E339: LITERATURE OF THE EARTH
In this course, we explore how literary narratives shape our knowledge and experience of the natural world. Covering several literary genres over the twentieth and twenty-first centuries, we gain critical perspective on how literature informs our planetary and environmental consciousness. Over the course of the semester, we develop a critical vocabulary for thinking about environmental issues while examining the history of concepts such as “nature” and “wilderness” and their entanglements with cultural and literary projects.
E456: TOPICS IN CRITICAL THEORY: LITERATURE AND PHILOSOPHY OF THE NON-HUMAN: PLANTS, ANIMALS, MINERALS
Over the last fifty years, experiments in narrative form have created new ways of seeing and thinking from non-human perspectives. This course examines the theoretical and narrative project of understanding non-human agency, deep ecology, and, as Donna Haraway has described, “multispecies becoming-with.” In the process of taking on the perspective of the animal, plant, and mineral, the texts examined in this course necessarily reconsider what it means to be human.
E333: CRITICAL STUDIES OF POPULAR TEXTS: SCIENCE FICTION
How do we imagine the future in literary texts? From post-apocalyptic landscapes to the alternative worlds of Indigenous futurism, we will analyze a range of speculative realities offered to us in science fiction. This course explores the history of the genre and the topics that continually animate it, including utopia/dystopia/heterotopia, artificial intelligence, genetic engineering, and resource wars. We will examine science and speculative fiction through a range of media (novels, films, short stories, manifestoes, etc.) and think critically about the questions it poses concerning science, community, ecology, colonialism, and the future of the human species.
E630: “HACKLES RAISED: ON BEING CLOSE TO ANIMALS” (GRADUATE LEVEL)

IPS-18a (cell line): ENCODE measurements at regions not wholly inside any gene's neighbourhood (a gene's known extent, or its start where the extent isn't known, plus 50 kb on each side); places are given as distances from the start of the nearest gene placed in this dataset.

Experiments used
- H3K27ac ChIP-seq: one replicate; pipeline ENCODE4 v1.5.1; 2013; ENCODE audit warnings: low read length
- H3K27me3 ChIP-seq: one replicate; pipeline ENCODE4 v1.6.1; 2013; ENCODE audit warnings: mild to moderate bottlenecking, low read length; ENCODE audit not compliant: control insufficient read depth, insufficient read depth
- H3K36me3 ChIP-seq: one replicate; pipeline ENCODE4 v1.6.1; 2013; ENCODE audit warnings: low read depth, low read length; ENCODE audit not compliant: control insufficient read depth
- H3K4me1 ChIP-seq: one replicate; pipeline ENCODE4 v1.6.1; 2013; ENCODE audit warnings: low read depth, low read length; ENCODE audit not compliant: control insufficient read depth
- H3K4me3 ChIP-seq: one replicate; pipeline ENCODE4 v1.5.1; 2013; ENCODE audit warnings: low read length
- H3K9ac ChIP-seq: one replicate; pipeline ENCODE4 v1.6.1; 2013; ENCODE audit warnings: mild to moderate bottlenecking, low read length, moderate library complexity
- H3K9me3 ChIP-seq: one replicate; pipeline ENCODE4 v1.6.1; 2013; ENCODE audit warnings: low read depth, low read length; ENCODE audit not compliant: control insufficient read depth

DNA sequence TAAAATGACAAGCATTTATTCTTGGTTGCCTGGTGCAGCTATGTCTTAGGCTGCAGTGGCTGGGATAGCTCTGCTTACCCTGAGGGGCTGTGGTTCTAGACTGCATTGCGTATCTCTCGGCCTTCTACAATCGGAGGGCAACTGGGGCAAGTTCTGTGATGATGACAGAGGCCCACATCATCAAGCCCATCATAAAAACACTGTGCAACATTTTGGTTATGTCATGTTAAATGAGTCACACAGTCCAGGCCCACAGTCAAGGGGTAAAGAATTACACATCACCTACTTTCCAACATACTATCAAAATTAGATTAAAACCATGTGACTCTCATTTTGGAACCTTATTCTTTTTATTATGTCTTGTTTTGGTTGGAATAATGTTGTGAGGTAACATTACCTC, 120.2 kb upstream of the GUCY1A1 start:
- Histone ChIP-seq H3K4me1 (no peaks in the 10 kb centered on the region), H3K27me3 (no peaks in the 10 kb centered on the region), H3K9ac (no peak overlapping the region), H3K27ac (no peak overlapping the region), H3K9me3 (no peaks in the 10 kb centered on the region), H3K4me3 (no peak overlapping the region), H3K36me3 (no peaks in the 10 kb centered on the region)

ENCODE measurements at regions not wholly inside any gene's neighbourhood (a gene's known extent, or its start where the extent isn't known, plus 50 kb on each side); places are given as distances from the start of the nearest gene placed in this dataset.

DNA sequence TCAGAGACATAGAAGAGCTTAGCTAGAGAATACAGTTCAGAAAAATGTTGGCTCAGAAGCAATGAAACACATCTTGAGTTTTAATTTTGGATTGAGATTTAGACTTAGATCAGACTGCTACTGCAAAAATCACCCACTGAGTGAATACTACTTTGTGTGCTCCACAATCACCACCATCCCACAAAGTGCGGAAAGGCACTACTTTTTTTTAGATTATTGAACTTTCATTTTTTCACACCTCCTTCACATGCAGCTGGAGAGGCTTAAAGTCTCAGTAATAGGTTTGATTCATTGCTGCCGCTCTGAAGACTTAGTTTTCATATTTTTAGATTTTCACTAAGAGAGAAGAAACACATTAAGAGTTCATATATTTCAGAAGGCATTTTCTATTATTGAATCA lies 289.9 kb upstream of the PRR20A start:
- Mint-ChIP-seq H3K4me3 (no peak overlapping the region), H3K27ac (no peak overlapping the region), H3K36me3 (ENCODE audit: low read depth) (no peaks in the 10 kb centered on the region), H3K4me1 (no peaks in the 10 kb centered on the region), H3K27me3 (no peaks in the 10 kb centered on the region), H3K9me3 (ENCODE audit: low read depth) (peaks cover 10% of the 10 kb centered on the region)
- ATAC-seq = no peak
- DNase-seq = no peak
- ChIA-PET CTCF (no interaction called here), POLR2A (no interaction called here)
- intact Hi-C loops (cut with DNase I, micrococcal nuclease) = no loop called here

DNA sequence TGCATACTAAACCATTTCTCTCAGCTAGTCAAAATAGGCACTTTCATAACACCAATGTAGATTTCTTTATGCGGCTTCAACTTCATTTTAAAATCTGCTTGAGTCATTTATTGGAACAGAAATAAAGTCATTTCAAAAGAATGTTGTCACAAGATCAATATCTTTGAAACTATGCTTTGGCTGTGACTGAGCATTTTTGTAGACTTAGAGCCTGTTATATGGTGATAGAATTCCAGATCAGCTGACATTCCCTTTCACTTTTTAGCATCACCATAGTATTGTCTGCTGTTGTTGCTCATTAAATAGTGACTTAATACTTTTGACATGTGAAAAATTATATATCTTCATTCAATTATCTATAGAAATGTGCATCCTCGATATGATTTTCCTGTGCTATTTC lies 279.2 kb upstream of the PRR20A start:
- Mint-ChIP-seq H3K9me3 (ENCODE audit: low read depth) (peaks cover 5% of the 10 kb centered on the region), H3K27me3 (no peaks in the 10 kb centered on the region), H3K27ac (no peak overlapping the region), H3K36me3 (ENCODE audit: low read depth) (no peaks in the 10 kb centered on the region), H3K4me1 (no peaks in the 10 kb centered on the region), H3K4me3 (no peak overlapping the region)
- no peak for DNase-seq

CO-TAUGHT WITH DR. DAVID BUNN
This interdisciplinary course considers a long history of ideas and debates about human/animal relationships through literary texts, theory, and film. We will engage with the upsurge of recent scholarship focused on the animal, species-being, and the post-human. Focused on human-animal proximities, encounters, and companionships, this course will draw an arc from pre-Enlightenment distinctions between human and animal being to the modern nostalgia for primal moments of proximity to animals as a determining feature of late capitalist culture. We will examine texts by authors and theorists such as Jacques Derrida, Amitav Ghosh, Donna Haraway, Eben Kirksey, Indra Sinha, and Karen Yamashita.
E636: ENVIRONMENTAL LITERATURE AND CRITICISM (GRADUATE LEVEL)
This course is a focused examination of environmental literature and film, from the early twentieth century to the present day. We will cover a range of literary genres, and, in the process, learn to think critically about how texts not only represent the natural world but also narrativize and shape our interactions with it. Over the course of the semester, we will examine texts utilizing critical frameworks informed by environmental justice, feminism, (post)colonialism, and Indigenous perspectives. Readings may include the work of authors and theorists such as Warren Cariou, Dipesh Chakrabarty, Amitav Ghosh, Helon Habila, Donna J. Haraway, Ursula K. Heise, Lydia Millet, Jeff VanderMeer, and Kyle Powys White.